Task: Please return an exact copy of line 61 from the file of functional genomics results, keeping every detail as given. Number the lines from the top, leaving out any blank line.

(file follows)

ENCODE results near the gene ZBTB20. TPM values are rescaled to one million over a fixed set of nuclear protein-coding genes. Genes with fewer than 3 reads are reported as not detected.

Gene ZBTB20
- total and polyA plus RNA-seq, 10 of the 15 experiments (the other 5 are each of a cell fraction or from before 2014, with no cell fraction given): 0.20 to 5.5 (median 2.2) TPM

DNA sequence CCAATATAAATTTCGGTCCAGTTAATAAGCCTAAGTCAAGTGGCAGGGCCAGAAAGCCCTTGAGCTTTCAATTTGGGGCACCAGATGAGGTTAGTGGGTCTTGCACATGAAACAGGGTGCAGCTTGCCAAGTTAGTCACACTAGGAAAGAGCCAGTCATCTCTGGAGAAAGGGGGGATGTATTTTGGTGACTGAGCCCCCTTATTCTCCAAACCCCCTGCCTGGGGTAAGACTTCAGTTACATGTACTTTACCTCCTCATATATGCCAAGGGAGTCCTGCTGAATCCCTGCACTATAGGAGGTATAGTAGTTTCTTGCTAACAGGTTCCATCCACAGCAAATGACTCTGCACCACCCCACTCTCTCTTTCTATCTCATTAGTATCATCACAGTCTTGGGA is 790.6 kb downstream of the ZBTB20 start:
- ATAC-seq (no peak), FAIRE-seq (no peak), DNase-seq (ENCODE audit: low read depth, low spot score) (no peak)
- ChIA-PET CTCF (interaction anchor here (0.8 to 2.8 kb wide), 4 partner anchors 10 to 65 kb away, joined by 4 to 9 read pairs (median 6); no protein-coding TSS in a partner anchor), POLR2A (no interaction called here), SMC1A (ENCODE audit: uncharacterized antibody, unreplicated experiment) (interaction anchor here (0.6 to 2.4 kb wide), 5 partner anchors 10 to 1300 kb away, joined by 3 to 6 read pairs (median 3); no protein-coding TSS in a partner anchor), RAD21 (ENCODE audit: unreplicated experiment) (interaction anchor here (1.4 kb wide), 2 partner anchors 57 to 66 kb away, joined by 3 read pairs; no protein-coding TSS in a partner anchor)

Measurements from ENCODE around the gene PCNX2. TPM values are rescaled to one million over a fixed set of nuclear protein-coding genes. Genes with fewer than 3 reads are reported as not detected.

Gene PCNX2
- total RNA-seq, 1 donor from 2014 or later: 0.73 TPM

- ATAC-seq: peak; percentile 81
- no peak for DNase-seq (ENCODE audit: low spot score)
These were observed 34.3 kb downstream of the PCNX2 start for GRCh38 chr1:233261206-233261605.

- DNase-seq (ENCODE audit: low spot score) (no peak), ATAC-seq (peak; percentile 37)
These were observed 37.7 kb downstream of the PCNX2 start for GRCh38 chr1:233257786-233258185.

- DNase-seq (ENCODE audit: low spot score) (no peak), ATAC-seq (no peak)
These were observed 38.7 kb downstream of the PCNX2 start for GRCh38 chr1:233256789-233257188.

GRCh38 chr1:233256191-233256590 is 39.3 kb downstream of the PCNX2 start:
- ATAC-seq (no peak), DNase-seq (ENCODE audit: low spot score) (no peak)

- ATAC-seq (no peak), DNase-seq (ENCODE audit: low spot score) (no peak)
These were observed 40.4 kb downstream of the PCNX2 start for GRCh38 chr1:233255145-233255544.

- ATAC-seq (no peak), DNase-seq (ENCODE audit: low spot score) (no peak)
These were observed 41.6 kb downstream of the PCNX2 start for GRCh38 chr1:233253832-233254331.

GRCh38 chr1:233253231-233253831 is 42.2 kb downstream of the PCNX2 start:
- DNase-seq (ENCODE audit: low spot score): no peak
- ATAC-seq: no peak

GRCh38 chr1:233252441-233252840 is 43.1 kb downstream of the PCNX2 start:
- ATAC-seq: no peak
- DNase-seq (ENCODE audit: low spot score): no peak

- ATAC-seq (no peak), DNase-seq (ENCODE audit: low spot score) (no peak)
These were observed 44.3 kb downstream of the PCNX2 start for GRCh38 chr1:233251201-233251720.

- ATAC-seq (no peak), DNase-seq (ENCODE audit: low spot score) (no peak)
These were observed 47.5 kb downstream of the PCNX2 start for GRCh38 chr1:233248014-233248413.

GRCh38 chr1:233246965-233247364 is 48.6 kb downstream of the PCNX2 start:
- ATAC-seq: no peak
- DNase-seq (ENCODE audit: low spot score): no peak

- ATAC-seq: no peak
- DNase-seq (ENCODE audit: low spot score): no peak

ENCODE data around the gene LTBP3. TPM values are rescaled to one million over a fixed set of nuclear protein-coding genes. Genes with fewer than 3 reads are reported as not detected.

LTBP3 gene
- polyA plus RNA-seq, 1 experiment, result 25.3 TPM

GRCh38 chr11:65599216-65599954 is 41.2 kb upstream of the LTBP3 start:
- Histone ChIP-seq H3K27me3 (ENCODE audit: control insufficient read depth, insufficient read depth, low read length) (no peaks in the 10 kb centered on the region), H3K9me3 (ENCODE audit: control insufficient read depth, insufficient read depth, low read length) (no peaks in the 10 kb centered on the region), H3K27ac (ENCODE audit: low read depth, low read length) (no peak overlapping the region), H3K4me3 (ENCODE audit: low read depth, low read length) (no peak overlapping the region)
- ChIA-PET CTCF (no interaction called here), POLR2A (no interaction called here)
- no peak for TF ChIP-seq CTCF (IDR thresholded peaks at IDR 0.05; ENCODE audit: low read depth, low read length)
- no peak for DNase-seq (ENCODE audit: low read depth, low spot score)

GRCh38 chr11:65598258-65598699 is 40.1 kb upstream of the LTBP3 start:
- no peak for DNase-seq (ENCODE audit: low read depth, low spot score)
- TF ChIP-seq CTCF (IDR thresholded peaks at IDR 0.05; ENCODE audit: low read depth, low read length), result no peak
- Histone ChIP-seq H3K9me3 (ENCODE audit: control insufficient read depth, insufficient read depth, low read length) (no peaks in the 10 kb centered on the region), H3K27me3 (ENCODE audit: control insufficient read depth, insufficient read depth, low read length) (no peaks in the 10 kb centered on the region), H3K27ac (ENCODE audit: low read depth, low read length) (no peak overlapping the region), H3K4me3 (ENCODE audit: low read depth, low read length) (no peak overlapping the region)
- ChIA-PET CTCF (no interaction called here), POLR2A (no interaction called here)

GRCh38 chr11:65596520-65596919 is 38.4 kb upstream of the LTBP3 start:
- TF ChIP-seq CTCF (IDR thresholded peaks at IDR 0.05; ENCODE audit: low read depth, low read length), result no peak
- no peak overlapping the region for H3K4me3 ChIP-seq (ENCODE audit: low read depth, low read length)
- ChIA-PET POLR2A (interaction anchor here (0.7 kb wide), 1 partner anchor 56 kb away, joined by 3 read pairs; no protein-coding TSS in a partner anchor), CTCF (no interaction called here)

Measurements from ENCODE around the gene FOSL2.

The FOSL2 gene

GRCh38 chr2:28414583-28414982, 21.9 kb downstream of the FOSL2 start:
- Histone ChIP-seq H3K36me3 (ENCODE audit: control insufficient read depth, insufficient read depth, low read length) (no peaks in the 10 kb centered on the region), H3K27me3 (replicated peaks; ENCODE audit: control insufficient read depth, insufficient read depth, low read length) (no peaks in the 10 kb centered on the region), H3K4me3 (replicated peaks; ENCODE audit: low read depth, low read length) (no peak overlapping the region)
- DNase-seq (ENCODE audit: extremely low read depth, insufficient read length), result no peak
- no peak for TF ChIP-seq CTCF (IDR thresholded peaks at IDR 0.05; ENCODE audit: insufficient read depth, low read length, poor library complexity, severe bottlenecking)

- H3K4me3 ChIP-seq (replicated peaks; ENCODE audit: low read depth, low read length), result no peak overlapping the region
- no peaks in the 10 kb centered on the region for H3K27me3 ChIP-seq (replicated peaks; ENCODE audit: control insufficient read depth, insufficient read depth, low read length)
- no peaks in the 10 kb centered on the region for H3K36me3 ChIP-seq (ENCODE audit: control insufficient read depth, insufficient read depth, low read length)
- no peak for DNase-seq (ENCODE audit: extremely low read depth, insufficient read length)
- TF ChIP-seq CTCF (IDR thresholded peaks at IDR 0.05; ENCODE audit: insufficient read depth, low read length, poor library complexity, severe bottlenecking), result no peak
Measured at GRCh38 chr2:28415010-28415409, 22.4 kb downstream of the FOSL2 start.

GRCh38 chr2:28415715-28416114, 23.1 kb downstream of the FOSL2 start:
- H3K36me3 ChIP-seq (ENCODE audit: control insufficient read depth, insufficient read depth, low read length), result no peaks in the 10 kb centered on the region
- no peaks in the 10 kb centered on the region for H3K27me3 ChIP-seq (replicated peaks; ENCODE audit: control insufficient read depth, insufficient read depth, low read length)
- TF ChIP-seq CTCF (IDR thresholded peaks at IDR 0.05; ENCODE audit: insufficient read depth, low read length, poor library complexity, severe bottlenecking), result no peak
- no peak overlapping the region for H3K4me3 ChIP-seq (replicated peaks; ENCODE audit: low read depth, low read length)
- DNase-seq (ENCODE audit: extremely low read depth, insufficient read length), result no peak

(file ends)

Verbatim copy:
- H3K4me3 ChIP-seq (replicated peaks; ENCODE audit: low read depth, low read length), result no peak overlapping the region